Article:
Germanic languages

The Germanic languages are one of the major branches of the Indo-Euro­pe­an languages. Originally these languages were – like Proto-Indo-Euro­pe­an itself – highly inflected languages, but with the exception of German these languages have undergone substantial simplification in their systems of inflection. Grimm’s law and Verner’s law exist to describe the systematic sound changes that took place between Proto-Indo-European and Proto-Germanic (the common ancestor of all Germanic languages). The family can be subdivided into three groups, two of which are still extant:

  • West Germanic: English, German, Dutch, Afrikaans
  • North Germanic: Swedish, Norwegian, Danish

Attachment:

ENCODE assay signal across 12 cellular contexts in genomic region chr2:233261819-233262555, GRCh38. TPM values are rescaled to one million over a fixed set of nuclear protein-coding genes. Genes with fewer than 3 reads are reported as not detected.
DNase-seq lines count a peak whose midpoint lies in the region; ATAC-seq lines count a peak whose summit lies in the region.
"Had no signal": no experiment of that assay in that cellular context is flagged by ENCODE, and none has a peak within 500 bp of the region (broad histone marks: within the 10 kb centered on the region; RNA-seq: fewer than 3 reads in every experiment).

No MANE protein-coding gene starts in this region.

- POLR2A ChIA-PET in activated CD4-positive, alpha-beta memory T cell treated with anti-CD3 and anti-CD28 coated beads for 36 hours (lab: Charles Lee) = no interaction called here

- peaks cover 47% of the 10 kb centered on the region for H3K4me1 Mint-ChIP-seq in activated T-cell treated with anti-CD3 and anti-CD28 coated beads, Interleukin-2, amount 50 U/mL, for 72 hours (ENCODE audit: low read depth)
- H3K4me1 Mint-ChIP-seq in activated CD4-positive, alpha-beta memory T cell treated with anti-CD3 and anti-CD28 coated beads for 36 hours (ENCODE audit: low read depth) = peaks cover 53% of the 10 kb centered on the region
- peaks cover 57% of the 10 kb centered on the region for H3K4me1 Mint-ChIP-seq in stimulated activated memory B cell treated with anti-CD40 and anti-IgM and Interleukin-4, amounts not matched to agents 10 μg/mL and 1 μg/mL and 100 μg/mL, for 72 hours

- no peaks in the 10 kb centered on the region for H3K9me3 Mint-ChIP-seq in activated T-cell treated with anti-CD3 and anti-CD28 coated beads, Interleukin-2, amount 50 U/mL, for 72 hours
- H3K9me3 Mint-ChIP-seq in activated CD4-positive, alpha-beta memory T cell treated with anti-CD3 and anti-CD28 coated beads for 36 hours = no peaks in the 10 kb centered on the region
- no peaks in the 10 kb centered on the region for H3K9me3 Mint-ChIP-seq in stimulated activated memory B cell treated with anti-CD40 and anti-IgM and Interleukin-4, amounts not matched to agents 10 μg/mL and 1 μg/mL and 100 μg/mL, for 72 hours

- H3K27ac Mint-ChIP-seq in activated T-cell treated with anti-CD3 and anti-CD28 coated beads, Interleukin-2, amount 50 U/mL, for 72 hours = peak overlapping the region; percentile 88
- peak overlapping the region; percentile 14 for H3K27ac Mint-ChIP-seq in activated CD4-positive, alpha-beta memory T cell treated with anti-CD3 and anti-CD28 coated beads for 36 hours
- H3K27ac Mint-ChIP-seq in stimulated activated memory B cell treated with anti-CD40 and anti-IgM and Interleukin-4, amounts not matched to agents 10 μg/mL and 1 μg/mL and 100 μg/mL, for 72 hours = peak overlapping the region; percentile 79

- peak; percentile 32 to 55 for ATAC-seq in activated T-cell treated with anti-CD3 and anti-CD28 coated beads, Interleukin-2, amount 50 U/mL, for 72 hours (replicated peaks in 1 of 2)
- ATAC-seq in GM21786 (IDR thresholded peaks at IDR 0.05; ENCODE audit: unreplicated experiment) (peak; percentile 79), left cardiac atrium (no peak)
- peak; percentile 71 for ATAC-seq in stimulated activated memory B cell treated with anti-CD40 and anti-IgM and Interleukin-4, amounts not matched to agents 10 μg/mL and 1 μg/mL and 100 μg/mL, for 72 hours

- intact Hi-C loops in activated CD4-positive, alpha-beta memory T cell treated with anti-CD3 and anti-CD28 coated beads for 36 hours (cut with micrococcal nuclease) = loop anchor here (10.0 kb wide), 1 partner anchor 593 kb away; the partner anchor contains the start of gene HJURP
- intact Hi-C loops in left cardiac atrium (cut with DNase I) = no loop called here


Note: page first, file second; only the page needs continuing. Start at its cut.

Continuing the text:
• East Germanic (extinct): Gothic

There was a time when the Germanic languages were more widely distributed across Europe than they are now; the Franks, who gave their name to France, were a Germanic tribe, as were the Normans. Goths had spread out to such far away locations as Iberia and Crimea. As a result, many European languages from other families have quite a number of Germanic loanwords, even though the Germanic languages themselves are now restricted to northwestern Europe (as well as many former British colonies around the world, of course).